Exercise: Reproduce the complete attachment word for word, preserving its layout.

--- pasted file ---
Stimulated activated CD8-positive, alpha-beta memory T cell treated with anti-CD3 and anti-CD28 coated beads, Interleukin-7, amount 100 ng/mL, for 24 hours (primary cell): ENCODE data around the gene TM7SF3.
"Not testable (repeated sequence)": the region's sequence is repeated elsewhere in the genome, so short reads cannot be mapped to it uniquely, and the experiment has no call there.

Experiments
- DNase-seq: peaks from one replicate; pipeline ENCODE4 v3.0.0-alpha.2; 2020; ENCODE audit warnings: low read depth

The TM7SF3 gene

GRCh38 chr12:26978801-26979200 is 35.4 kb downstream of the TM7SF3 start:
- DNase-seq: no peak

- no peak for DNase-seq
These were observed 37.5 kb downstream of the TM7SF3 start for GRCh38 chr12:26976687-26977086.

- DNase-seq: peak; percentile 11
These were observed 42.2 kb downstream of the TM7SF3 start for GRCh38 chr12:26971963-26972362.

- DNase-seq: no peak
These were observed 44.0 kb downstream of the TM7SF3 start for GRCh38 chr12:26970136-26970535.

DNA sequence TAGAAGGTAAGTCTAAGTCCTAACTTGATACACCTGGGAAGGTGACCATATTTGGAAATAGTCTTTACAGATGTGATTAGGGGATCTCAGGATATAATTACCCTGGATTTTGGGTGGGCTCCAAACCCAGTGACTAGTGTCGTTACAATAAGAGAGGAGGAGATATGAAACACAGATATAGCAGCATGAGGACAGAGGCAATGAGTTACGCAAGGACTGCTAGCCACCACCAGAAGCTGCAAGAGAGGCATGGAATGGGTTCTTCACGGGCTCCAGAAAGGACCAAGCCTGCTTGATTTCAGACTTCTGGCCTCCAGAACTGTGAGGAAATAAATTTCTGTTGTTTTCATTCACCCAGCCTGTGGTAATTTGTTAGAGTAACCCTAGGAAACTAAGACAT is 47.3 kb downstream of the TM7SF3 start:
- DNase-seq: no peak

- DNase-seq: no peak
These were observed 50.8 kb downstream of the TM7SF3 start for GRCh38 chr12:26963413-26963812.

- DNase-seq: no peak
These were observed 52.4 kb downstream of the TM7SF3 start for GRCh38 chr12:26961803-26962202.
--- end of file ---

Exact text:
Stimulated activated CD8-positive, alpha-beta memory T cell treated with anti-CD3 and anti-CD28 coated beads, Interleukin-7, amount 100 ng/mL, for 24 hours (primary cell): ENCODE data around the gene TM7SF3.
"Not testable (repeated sequence)": the region's sequence is repeated elsewhere in the genome, so short reads cannot be mapped to it uniquely, and the experiment has no call there.

Experiments
- DNase-seq: peaks from one replicate; pipeline ENCODE4 v3.0.0-alpha.2; 2020; ENCODE audit warnings: low read depth

The TM7SF3 gene

GRCh38 chr12:26978801-26979200 is 35.4 kb downstream of the TM7SF3 start:
- DNase-seq: no peak

- no peak for DNase-seq
These were observed 37.5 kb downstream of the TM7SF3 start for GRCh38 chr12:26976687-26977086.

- DNase-seq: peak; percentile 11
These were observed 42.2 kb downstream of the TM7SF3 start for GRCh38 chr12:26971963-26972362.

- DNase-seq: no peak
These were observed 44.0 kb downstream of the TM7SF3 start for GRCh38 chr12:26970136-26970535.

DNA sequence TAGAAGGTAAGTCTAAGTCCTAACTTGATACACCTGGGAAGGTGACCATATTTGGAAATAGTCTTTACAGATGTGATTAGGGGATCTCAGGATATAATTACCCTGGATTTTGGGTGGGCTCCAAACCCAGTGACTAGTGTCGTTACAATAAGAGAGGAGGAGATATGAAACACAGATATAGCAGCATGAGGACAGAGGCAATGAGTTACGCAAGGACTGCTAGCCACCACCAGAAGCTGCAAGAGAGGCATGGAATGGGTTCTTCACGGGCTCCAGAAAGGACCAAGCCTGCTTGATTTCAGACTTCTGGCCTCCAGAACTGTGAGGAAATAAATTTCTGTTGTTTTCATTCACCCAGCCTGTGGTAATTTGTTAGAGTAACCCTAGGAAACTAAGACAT is 47.3 kb downstream of the TM7SF3 start:
- DNase-seq: no peak

- DNase-seq: no peak
These were observed 50.8 kb downstream of the TM7SF3 start for GRCh38 chr12:26963413-26963812.

- DNase-seq: no peak
These were observed 52.4 kb downstream of the TM7SF3 start for GRCh38 chr12:26961803-26962202.